Iraqi officials say three bomb blasts at markets in central Baghdad have killed at least 70 people and wounded about 165 others. VOA's Barry Newhouse reports from Irbil, Iraqis also marked the first anniversary of the bombing of the Shi'ite Askariyaa mosque in Samarra - an attack widely blamed for worsening the country's sectarian violence.
Thick black smoke billowed from the al Shorja marketplace in Baghdad after midday as ambulance and rescue workers rushed to free the wounded from underneath debris.
Two near-simultaneous car bomb blasts set off several secondary explosions, damaging buildings several stories high and gutting street-level shops.
Police said one bomb detonated in an underground garage below a clothing shop. Television images showed fires burning in nearby buildings and body parts and rubble littering the streets.
Another smaller explosion in the Bab al-Sharqi area killed at least five people.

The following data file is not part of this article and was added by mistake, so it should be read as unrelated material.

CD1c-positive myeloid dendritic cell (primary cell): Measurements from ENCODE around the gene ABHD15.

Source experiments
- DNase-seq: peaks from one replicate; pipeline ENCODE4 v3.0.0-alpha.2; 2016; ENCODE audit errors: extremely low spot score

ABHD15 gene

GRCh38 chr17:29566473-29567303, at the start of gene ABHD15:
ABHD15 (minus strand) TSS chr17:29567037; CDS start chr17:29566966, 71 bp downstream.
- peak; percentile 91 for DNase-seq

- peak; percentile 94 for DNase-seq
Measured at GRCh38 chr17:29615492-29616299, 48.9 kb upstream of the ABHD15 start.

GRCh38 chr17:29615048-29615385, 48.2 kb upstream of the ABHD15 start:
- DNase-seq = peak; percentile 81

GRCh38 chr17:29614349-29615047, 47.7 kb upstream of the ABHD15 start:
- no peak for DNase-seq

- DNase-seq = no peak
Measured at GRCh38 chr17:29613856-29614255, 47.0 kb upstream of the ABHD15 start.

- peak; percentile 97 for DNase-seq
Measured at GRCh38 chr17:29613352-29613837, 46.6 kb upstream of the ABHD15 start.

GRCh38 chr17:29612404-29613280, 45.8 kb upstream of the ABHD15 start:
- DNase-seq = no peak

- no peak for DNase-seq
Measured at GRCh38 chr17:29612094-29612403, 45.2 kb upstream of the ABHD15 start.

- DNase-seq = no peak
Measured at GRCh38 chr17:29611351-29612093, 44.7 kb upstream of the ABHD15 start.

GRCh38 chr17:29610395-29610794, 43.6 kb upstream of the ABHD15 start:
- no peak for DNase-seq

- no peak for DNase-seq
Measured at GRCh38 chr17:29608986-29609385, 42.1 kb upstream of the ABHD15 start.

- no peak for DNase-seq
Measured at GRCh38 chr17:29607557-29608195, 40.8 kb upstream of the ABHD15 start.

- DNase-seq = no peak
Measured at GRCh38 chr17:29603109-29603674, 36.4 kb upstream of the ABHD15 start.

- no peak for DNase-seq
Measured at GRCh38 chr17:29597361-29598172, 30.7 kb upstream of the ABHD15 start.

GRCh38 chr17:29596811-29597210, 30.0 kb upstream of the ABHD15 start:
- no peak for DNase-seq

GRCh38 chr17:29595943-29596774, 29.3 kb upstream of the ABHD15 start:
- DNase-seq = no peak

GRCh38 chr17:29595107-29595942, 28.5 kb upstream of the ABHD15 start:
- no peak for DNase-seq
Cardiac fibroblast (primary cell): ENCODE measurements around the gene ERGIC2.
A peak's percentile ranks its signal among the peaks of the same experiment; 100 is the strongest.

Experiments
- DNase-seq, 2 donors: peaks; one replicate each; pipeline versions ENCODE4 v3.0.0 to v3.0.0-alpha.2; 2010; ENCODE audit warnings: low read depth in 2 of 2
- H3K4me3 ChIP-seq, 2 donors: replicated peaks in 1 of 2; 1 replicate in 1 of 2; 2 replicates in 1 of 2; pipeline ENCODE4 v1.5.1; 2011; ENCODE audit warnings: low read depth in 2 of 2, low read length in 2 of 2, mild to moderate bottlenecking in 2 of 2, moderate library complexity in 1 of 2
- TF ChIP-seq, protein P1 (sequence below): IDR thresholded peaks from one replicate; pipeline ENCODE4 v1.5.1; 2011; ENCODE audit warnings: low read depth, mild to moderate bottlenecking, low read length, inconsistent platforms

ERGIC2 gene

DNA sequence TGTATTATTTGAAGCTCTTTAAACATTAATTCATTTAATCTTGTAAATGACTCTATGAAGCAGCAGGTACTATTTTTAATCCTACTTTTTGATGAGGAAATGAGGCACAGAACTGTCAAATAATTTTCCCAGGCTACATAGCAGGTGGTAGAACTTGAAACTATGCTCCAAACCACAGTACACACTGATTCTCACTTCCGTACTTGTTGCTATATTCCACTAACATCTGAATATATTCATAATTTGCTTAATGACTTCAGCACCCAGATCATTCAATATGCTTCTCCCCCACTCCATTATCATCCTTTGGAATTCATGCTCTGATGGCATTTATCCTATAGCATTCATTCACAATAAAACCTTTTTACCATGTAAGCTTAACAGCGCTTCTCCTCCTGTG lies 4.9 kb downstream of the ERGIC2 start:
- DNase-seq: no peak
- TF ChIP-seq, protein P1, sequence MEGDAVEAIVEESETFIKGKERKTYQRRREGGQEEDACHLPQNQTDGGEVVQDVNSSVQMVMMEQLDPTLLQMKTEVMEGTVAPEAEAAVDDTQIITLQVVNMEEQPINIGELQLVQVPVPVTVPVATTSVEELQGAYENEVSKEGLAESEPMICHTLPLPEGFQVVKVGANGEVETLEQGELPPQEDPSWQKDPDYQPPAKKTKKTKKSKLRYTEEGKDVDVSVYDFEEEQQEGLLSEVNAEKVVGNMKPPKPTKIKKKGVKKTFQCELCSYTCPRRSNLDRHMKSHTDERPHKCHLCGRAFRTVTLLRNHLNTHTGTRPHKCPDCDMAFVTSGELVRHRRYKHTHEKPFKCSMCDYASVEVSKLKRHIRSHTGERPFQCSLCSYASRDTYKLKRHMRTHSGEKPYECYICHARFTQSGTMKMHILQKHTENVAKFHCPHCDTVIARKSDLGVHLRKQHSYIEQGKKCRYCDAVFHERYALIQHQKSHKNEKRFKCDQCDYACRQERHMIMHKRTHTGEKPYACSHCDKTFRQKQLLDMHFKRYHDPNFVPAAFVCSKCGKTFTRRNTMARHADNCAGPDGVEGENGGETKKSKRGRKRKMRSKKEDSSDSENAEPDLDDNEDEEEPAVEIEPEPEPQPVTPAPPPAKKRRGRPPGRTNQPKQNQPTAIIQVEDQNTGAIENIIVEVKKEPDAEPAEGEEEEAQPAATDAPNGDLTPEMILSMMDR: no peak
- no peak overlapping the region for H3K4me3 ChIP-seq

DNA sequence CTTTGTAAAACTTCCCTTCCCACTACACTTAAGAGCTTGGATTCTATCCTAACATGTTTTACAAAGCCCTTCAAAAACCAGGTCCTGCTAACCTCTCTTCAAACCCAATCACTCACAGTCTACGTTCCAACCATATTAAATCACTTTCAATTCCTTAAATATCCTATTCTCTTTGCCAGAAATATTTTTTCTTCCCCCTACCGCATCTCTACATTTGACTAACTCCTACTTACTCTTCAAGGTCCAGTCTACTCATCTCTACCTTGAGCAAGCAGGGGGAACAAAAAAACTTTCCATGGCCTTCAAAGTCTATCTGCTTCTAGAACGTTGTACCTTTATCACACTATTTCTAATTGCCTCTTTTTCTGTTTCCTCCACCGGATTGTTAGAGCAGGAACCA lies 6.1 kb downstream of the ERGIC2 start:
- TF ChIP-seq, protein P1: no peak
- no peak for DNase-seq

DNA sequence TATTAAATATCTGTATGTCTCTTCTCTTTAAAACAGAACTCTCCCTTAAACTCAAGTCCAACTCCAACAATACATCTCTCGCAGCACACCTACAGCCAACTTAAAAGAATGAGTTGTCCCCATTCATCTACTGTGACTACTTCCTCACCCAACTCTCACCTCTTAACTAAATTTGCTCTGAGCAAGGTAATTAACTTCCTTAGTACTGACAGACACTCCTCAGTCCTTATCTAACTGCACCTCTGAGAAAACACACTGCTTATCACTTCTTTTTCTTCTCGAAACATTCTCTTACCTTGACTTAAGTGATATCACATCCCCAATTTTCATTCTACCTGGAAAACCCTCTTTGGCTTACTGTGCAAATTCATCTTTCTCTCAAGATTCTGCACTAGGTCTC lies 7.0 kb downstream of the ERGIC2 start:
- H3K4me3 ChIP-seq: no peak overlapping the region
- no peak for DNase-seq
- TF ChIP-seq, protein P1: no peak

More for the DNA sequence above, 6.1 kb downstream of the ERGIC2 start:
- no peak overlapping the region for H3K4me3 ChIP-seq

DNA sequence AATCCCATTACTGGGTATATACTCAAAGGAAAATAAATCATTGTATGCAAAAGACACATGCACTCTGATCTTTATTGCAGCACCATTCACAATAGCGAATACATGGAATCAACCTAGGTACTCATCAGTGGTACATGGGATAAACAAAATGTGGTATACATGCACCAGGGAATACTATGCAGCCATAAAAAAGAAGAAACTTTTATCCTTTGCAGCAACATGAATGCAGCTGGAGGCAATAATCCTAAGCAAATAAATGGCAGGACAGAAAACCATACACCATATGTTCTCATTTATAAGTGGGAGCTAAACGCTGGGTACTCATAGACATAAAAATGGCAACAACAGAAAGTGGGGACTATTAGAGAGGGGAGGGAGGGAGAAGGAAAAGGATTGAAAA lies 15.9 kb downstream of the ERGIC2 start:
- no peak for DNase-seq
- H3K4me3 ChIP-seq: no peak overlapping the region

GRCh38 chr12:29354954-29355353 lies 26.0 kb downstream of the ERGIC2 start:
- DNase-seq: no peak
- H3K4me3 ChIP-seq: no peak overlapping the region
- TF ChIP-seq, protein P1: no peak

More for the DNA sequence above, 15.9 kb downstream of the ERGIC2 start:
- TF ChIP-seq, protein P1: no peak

Meanwhile, Iraq's government commemorated the Islamic calendar's first anniversary of Samarra's Askariya mosque bombing. The attack that blew apart the famous mosque's signature golden dome took place February 22 last year.
During Monday's official commemoration, Prime Minister Nouri al Maliki called the bombing a horrible crime.
Maliki says the bombing was really two crimes; one for attacking a holy place, and the other for causing many revenge attacks.
U.S. and Iraqi officials trace Iraq's more recent chaotic sectarian killings and kidnappings to the attack on the Askariya shrine - a revered Shi'ite mosque that is also holy to Sunnis. Officials have blamed al-Qaida members for the attack.
Elsewhere, Iran is denying U.S. allegations that the country is supplying Iraqi insurgents with sophisticated explosives for use against American forces. An Iranian foreign ministry spokesman says U.S. allegations that top Iranian leaders have approved the transactions are "unacceptable."
The spokesman accused U.S. officials of manufacturing evidence that allegedly links Iran to the devices.